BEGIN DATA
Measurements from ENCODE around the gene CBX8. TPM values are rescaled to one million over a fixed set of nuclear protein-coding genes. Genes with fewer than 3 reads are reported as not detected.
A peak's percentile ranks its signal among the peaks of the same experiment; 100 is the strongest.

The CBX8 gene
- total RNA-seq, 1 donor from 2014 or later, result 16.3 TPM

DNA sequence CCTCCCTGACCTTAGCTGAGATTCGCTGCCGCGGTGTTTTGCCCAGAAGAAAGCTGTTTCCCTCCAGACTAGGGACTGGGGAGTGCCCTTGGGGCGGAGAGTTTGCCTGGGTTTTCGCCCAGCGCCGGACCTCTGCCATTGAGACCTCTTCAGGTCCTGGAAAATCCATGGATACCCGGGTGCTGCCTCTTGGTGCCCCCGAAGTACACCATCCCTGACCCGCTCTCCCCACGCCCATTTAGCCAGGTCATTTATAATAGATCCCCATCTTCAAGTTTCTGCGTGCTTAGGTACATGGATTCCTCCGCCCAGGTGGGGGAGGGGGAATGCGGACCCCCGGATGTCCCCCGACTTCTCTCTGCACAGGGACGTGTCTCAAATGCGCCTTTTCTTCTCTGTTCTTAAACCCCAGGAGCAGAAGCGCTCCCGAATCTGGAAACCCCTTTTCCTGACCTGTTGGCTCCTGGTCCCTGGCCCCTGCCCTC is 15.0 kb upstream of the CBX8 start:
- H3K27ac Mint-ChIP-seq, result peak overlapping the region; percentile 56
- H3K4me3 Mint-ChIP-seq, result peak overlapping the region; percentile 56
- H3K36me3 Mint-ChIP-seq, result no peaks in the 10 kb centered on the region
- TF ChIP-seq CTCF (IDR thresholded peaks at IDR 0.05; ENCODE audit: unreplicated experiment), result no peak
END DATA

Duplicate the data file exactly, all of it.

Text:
Measurements from ENCODE around the gene CBX8. TPM values are rescaled to one million over a fixed set of nuclear protein-coding genes. Genes with fewer than 3 reads are reported as not detected.
A peak's percentile ranks its signal among the peaks of the same experiment; 100 is the strongest.

The CBX8 gene
- total RNA-seq, 1 donor from 2014 or later, result 16.3 TPM

DNA sequence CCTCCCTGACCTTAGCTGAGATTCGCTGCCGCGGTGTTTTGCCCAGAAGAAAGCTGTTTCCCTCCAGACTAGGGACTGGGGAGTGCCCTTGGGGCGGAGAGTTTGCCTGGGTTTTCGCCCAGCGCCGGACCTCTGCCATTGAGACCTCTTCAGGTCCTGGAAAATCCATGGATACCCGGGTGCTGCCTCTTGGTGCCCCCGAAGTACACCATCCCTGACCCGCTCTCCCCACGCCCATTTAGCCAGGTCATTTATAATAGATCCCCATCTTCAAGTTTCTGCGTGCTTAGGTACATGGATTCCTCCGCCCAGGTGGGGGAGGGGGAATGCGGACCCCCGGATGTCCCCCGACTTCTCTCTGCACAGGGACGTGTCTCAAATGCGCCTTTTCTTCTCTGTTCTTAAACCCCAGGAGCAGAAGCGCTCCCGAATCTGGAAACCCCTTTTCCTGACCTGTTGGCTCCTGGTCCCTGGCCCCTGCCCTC is 15.0 kb upstream of the CBX8 start:
- H3K27ac Mint-ChIP-seq, result peak overlapping the region; percentile 56
- H3K4me3 Mint-ChIP-seq, result peak overlapping the region; percentile 56
- H3K36me3 Mint-ChIP-seq, result no peaks in the 10 kb centered on the region
- TF ChIP-seq CTCF (IDR thresholded peaks at IDR 0.05; ENCODE audit: unreplicated experiment), result no peak